In 2021, the Federal Trade Commission (FTC) received more than 148,000 reports of fraud involving prizes, sweepstakes, and lotteries, up 27 percent from the year before. These scams swindled the unwary out of $255 million.
Stay Alert – Don't Lose Money to a "You've Won" Scam
The initial contact may be a phone call, email, social media notification, or mailer saying you've won some big contest. But there's a catch: The scammers claim you must pay a fee or taxes to get your prize, and they ask for your bank account information, tell you to send money via a wire transfer, or suggest you purchase gift cards and give them the card numbers.
According to the FTC, here are some of the things scammers will do to try to trick you into thinking you really won a prize:
If you're not sure about a contest or the company sending you a prize notification, search online to see if you find anything about them. Type the name with terms like "review," "complaint," or "scam."
- Say they're from the government. Scammers try to look official and want you to think you've won a government-supervised lottery or sweepstakes. They make up fake names like the "National Sweepstakes Bureau," or pretend they're from a real agency like the Federal Trade Commission.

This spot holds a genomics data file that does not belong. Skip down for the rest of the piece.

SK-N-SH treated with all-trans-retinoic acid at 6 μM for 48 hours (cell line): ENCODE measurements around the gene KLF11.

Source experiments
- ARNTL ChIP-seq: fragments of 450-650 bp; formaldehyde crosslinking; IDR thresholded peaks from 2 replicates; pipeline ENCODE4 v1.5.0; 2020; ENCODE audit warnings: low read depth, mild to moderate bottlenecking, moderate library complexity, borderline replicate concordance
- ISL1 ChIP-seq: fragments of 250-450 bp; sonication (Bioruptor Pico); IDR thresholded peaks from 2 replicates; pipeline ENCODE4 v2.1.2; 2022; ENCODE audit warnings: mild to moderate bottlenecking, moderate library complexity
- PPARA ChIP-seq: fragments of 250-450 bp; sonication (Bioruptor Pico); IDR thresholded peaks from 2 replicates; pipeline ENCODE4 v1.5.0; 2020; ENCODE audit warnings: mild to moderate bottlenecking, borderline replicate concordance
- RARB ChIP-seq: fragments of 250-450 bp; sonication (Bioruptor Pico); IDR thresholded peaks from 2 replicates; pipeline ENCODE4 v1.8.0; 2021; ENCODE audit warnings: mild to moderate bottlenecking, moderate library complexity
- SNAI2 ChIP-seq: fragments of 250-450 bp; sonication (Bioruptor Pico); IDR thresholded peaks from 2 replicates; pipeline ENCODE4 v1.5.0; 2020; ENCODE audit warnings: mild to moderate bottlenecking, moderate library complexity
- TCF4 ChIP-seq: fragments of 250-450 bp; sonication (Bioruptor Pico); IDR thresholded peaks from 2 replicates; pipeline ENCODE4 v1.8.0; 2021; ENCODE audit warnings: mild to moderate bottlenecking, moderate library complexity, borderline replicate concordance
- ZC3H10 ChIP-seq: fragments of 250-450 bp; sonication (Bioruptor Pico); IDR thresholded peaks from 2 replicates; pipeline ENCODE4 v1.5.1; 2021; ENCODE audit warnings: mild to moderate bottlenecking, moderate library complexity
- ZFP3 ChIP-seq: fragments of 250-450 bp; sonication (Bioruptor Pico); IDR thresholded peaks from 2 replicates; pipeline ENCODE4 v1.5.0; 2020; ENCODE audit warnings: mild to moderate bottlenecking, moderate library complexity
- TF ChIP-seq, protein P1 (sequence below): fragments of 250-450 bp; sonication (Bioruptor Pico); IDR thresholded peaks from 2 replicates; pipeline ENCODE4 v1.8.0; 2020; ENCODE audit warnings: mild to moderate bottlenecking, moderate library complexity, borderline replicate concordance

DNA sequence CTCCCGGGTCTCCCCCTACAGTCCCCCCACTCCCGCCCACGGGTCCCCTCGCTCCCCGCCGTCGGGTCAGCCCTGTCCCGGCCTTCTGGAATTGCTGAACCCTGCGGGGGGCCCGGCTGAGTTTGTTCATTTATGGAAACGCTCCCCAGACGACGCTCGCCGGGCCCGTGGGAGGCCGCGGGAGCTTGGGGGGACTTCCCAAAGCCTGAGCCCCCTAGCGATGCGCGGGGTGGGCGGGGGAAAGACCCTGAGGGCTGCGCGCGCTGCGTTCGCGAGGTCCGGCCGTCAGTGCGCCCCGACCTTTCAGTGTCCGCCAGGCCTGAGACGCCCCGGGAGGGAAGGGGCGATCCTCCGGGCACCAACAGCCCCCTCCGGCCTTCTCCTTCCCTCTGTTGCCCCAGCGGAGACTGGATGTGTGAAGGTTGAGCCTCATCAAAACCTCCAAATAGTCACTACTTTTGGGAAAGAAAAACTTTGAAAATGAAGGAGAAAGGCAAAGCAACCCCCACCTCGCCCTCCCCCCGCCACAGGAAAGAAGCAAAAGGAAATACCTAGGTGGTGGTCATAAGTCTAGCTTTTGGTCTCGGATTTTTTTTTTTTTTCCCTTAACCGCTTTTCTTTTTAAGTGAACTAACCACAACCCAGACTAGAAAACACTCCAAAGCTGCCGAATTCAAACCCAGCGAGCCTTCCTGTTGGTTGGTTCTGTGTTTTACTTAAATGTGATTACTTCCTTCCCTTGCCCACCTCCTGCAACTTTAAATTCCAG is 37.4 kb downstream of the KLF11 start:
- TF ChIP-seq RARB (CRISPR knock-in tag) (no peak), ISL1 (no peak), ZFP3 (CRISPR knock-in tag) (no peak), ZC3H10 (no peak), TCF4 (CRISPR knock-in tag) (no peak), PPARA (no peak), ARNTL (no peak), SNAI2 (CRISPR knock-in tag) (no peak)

- Use names of organizations you'll recognize. Scammers might pretend to be from well-known companies that run real sweepstakes. But no real sweepstakes company will contact you to ask for money so you can claim a prize.
- Send you a message to get your personal information. You might be told you won a gift card or a discount code to a local store or a new car from your local dealership. Scammers hope you'll respond with your personal information or click on links that can take your personal information or download malware onto your device.
- Make it seem like you're the only person who won a prize. If your message came by mail, check the postmark on the envelope or postcard. If your "notice" was mailed by bulk rate, it means many other people got the same notice, too.
- Pressure you to act now to get a prize. Scammers want you to hurry up and pay or give them information. They tell you it's a limited time offer or you have to "act now" to claim your prize. They don't want you to have time to evaluate what's really happening.
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